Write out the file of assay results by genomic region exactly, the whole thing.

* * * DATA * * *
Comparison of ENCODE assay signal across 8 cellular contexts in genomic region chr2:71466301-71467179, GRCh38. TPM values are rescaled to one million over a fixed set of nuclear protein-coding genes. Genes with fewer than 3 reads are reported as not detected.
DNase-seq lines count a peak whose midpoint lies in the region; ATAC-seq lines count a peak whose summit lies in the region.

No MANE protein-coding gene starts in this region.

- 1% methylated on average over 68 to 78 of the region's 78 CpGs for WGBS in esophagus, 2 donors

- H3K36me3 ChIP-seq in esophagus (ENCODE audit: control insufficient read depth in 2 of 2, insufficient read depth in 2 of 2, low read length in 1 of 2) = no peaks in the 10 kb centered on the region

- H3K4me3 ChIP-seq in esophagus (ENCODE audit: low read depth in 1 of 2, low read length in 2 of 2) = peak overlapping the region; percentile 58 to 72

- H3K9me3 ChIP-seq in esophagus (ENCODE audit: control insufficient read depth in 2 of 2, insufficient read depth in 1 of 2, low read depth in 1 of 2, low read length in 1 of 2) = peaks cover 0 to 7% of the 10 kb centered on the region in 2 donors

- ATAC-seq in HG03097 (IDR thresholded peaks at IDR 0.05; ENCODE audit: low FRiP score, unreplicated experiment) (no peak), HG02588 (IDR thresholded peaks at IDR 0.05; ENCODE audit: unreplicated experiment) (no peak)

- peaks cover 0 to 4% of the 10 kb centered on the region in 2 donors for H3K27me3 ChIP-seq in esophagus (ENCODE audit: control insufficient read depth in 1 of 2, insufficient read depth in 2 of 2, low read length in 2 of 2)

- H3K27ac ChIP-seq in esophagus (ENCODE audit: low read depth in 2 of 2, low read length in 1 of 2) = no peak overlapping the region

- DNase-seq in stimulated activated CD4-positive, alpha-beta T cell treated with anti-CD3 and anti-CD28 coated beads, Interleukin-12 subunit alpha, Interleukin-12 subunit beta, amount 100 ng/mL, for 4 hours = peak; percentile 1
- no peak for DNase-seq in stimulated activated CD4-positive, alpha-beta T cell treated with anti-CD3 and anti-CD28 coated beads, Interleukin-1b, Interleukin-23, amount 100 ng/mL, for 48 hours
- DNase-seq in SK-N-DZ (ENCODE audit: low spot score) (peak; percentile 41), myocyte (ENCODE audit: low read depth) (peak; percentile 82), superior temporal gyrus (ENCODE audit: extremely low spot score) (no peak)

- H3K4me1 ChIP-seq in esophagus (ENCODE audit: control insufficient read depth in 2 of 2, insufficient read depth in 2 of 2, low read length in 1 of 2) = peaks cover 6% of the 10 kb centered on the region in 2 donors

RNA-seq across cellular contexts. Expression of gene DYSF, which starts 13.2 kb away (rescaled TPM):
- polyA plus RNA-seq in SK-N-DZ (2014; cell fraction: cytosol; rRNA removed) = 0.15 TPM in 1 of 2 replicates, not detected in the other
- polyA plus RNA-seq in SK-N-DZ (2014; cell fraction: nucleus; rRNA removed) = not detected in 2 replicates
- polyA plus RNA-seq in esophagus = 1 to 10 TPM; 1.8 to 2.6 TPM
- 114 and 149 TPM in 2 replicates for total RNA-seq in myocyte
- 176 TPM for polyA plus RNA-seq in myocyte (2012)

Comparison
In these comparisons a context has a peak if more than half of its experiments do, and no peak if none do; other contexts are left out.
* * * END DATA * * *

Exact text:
Comparison of ENCODE assay signal across 8 cellular contexts in genomic region chr2:71466301-71467179, GRCh38. TPM values are rescaled to one million over a fixed set of nuclear protein-coding genes. Genes with fewer than 3 reads are reported as not detected.
DNase-seq lines count a peak whose midpoint lies in the region; ATAC-seq lines count a peak whose summit lies in the region.

No MANE protein-coding gene starts in this region.

- 1% methylated on average over 68 to 78 of the region's 78 CpGs for WGBS in esophagus, 2 donors

- H3K36me3 ChIP-seq in esophagus (ENCODE audit: control insufficient read depth in 2 of 2, insufficient read depth in 2 of 2, low read length in 1 of 2) = no peaks in the 10 kb centered on the region

- H3K4me3 ChIP-seq in esophagus (ENCODE audit: low read depth in 1 of 2, low read length in 2 of 2) = peak overlapping the region; percentile 58 to 72

- H3K9me3 ChIP-seq in esophagus (ENCODE audit: control insufficient read depth in 2 of 2, insufficient read depth in 1 of 2, low read depth in 1 of 2, low read length in 1 of 2) = peaks cover 0 to 7% of the 10 kb centered on the region in 2 donors

- ATAC-seq in HG03097 (IDR thresholded peaks at IDR 0.05; ENCODE audit: low FRiP score, unreplicated experiment) (no peak), HG02588 (IDR thresholded peaks at IDR 0.05; ENCODE audit: unreplicated experiment) (no peak)

- peaks cover 0 to 4% of the 10 kb centered on the region in 2 donors for H3K27me3 ChIP-seq in esophagus (ENCODE audit: control insufficient read depth in 1 of 2, insufficient read depth in 2 of 2, low read length in 2 of 2)

- H3K27ac ChIP-seq in esophagus (ENCODE audit: low read depth in 2 of 2, low read length in 1 of 2) = no peak overlapping the region

- DNase-seq in stimulated activated CD4-positive, alpha-beta T cell treated with anti-CD3 and anti-CD28 coated beads, Interleukin-12 subunit alpha, Interleukin-12 subunit beta, amount 100 ng/mL, for 4 hours = peak; percentile 1
- no peak for DNase-seq in stimulated activated CD4-positive, alpha-beta T cell treated with anti-CD3 and anti-CD28 coated beads, Interleukin-1b, Interleukin-23, amount 100 ng/mL, for 48 hours
- DNase-seq in SK-N-DZ (ENCODE audit: low spot score) (peak; percentile 41), myocyte (ENCODE audit: low read depth) (peak; percentile 82), superior temporal gyrus (ENCODE audit: extremely low spot score) (no peak)

- H3K4me1 ChIP-seq in esophagus (ENCODE audit: control insufficient read depth in 2 of 2, insufficient read depth in 2 of 2, low read length in 1 of 2) = peaks cover 6% of the 10 kb centered on the region in 2 donors

RNA-seq across cellular contexts. Expression of gene DYSF, which starts 13.2 kb away (rescaled TPM):
- polyA plus RNA-seq in SK-N-DZ (2014; cell fraction: cytosol; rRNA removed) = 0.15 TPM in 1 of 2 replicates, not detected in the other
- polyA plus RNA-seq in SK-N-DZ (2014; cell fraction: nucleus; rRNA removed) = not detected in 2 replicates
- polyA plus RNA-seq in esophagus = 1 to 10 TPM; 1.8 to 2.6 TPM
- 114 and 149 TPM in 2 replicates for total RNA-seq in myocyte
- 176 TPM for polyA plus RNA-seq in myocyte (2012)

Comparison
In these comparisons a context has a peak if more than half of its experiments do, and no peak if none do; other contexts are left out.